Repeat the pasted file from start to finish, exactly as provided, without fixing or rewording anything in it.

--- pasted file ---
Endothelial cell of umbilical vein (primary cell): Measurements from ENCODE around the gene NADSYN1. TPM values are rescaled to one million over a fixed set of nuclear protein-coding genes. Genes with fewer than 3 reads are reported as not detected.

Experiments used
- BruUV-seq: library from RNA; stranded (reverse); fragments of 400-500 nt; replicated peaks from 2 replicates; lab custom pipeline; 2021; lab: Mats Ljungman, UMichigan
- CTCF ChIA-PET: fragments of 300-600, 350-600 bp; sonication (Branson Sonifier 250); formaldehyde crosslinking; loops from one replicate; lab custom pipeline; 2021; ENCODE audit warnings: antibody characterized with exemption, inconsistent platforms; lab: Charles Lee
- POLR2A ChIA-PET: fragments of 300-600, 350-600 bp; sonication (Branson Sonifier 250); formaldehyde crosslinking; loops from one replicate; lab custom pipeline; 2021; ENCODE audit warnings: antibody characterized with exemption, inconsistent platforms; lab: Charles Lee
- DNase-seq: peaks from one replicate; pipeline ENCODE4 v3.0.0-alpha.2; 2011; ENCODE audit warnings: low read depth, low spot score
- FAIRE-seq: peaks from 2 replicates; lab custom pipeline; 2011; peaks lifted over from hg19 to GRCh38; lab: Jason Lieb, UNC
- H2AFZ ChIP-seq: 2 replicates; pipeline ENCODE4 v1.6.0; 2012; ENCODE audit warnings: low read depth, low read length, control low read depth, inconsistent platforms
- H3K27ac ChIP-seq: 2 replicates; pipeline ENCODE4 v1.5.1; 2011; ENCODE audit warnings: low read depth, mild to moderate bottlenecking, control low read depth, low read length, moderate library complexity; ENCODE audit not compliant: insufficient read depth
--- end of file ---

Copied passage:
Endothelial cell of umbilical vein (primary cell): Measurements from ENCODE around the gene NADSYN1. TPM values are rescaled to one million over a fixed set of nuclear protein-coding genes. Genes with fewer than 3 reads are reported as not detected.

Experiments used
- BruUV-seq: library from RNA; stranded (reverse); fragments of 400-500 nt; replicated peaks from 2 replicates; lab custom pipeline; 2021; lab: Mats Ljungman, UMichigan
- CTCF ChIA-PET: fragments of 300-600, 350-600 bp; sonication (Branson Sonifier 250); formaldehyde crosslinking; loops from one replicate; lab custom pipeline; 2021; ENCODE audit warnings: antibody characterized with exemption, inconsistent platforms; lab: Charles Lee
- POLR2A ChIA-PET: fragments of 300-600, 350-600 bp; sonication (Branson Sonifier 250); formaldehyde crosslinking; loops from one replicate; lab custom pipeline; 2021; ENCODE audit warnings: antibody characterized with exemption, inconsistent platforms; lab: Charles Lee
- DNase-seq: peaks from one replicate; pipeline ENCODE4 v3.0.0-alpha.2; 2011; ENCODE audit warnings: low read depth, low spot score
- FAIRE-seq: peaks from 2 replicates; lab custom pipeline; 2011; peaks lifted over from hg19 to GRCh38; lab: Jason Lieb, UNC
- H2AFZ ChIP-seq: 2 replicates; pipeline ENCODE4 v1.6.0; 2012; ENCODE audit warnings: low read depth, low read length, control low read depth, inconsistent platforms
- H3K27ac ChIP-seq: 2 replicates; pipeline ENCODE4 v1.5.1; 2011; ENCODE audit warnings: low read depth, mild to moderate bottlenecking, control low read depth, low read length, moderate library complexity; ENCODE audit not compliant: insufficient read depth